Banchialem Kereta, Building Services Worker III

Banchialem Kereta, Building Services Worker III
Posted on 06/30/2022
Waking up at five in the morning comes naturally to City of Lenexa Building Services Worker III Banchialem (BONCHI-allum) Kereta. Her early riser mentality keeps her body fueled to work from 6 a.m. to 3 p.m. five days a week where she cleans Lenexa Municipal Court, Lenexa City Hall and the Lenexa Rec Center.

“I really like working in the morning,” she said. “Even if you’re at home in the morning, you’re going to kill the time by sleeping. If you came at six in the morning, you do a lot of stuff and by the evening time, you are free to be at home.”

Known as Banchi to her friends, she grew up in Ethiopia’s capital city of Addis Ababa with her parents and eight siblings. She watched her dad run his own business and she aspired to do the same.

“My dad had to work hard to give us everything that we needed so I learned a hard work ethic from him,” she said. “He’s an honest person. A hard worker and a good dad. I’ve always wanted to be like him.”

Banchi graduated from Addis Ababa University School of Commerce in Ethiopia with a business degree in purchasing and supply management. Soon after graduation, she was managing her dad’s traditional Ethiopian restaurant, Fasika (translates to “Easter” in Banchi’s native Amharic language), leading 25 employees.

Banchi with her family at her college graduation.“I learned how to manage people, how to handle situations, how to deal with customers and how to clean the restaurant,” she said.

In 2011, Banchi immigrated to the U.S. on a visa in search of a better life.

“After I finished college, I helped my dad with his business, and I knew I wanted to find a job to fulfill my interests,” she said. “Finding a good job in Ethiopia was hard. I knew I would have more opportunities in the U.S. and was ready to live more independently.”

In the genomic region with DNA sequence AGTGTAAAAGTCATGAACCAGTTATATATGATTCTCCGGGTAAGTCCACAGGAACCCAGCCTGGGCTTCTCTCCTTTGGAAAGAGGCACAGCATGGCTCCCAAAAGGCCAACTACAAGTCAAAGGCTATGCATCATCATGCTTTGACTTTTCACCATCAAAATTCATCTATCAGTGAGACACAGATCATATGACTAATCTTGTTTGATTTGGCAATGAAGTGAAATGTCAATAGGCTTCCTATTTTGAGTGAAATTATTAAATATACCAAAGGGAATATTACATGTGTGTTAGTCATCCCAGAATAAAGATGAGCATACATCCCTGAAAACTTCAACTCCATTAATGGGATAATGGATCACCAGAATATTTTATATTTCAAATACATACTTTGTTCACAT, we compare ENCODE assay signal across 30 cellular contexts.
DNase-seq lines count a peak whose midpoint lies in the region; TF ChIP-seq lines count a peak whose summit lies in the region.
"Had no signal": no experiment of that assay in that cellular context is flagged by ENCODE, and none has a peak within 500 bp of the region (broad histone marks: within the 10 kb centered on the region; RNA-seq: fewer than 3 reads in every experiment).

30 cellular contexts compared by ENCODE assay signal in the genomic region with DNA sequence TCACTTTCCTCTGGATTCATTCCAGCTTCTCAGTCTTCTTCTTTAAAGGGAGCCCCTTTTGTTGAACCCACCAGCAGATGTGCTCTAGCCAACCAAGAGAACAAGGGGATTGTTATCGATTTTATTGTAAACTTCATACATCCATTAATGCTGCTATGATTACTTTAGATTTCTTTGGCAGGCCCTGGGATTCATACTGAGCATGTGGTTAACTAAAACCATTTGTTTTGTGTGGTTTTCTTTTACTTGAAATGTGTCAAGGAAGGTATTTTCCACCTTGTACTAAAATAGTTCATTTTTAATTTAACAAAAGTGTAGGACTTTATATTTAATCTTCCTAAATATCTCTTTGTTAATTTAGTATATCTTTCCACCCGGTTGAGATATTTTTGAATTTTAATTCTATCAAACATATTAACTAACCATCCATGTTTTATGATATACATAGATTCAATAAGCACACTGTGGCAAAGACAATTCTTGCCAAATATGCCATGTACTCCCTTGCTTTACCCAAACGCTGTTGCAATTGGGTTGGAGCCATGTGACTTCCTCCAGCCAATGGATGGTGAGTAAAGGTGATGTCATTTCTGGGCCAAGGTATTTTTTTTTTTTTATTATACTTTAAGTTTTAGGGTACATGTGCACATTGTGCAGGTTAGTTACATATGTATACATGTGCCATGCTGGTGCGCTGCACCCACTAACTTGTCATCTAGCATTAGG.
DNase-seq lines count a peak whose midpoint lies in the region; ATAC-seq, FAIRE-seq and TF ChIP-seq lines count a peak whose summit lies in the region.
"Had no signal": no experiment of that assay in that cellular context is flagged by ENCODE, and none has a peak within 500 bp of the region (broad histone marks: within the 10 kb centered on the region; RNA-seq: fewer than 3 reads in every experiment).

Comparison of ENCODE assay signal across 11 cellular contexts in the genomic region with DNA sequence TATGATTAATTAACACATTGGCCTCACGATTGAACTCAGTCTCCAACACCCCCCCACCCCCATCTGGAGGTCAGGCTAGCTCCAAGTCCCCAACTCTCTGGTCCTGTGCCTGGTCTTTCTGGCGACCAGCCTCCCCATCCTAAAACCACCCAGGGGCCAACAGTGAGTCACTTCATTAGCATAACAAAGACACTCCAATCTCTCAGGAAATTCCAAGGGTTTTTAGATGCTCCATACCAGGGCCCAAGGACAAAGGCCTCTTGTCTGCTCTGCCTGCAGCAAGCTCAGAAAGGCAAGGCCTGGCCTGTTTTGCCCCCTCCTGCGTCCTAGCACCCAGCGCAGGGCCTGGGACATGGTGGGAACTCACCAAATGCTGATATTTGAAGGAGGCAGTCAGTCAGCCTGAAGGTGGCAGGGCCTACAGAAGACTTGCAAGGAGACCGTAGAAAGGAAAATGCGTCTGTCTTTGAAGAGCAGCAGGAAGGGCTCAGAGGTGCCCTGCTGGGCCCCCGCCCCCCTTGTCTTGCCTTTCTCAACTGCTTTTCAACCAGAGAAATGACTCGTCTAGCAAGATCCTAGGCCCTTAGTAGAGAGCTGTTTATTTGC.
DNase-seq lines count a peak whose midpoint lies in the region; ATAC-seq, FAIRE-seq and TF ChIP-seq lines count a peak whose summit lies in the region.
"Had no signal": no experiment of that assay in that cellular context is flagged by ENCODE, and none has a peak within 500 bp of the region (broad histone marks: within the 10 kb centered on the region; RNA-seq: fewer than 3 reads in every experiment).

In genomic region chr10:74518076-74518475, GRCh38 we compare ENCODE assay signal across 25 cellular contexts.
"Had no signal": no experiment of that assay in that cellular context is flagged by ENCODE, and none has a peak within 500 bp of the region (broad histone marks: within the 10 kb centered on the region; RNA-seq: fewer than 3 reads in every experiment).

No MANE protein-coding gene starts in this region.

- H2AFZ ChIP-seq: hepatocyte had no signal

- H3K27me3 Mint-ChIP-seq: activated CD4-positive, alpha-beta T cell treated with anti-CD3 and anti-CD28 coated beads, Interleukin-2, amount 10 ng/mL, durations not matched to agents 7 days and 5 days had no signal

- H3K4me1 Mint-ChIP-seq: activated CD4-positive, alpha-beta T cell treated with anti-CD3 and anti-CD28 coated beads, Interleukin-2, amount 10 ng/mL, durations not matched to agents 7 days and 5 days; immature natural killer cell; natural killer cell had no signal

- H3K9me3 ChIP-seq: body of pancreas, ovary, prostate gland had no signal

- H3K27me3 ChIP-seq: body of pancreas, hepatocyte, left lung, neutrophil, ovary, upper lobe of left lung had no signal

Before her move, having a connection to someone in America was essential.

“If you come to the United States, you have to know someone,” she said. “We knew a person from Ethiopia who was living in Kansas, so we came here.”

When she arrived, she had a lot to learn. Learning how to speak English. Learning how to drive. Learning how to adjust to American culture — like eating with utensils — she did it all.

Banchi wearing traditional Ethiopian attire and participating in a traditional coffee ceremony. “If someone wants to learn, you should not be afraid, you should ask,” she said. "And then try to learn.”

Her first job in the U.S. was working as a cook at a local university dining hall where she made pizzas — something that quickly became one of her favorite meals. Banchi then took on a customer service role for a local grocery store and eventually got hired at the City of Lenexa as a building services worker I in 2018.

“Here, they’re going to promote you,” Banchi said. “That’s a good thing. It’s a good place, with good people and good benefits.”

Banchi has been promoted three times in the past four years with the City. Most recently, she was promoted to building services worker III in April 2022. Typically, as Lenexa employees move through a career track they receive additional compensation and responsibilities.

Banchi posing inside Lenexa City Hall. While most of her work is done independently, Banchi is part of a team of 12 on the building services division within the Lenexa Parks & Recreation Department. From sweeping, vacuuming and mopping floors to dusting and cleaning restrooms, building services workers are the staff who keep City facilities well-kept.

When the unpleasant parts of the job come up, Banchi takes it in stride.

“I just tell my mind that it is a part of the job,” she said. “Anything that happens, I’m going to take care of it.”

Being acknowledged and appreciated at work is also important to Banchi.

“It doesn't matter where you are or who you are, City staff are going to say hi and good morning to you," she said. “They care and give you respect.”

Banchi lives in Lenexa with her mom, dad, one brother and one sister. She speaks three languages (English, Amharic and Guragie) and has a knack for finding coins. In 2015, Banchi became a U.S. citizen. Banchi still hopes to own her own business one day.
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Published June 30, 2022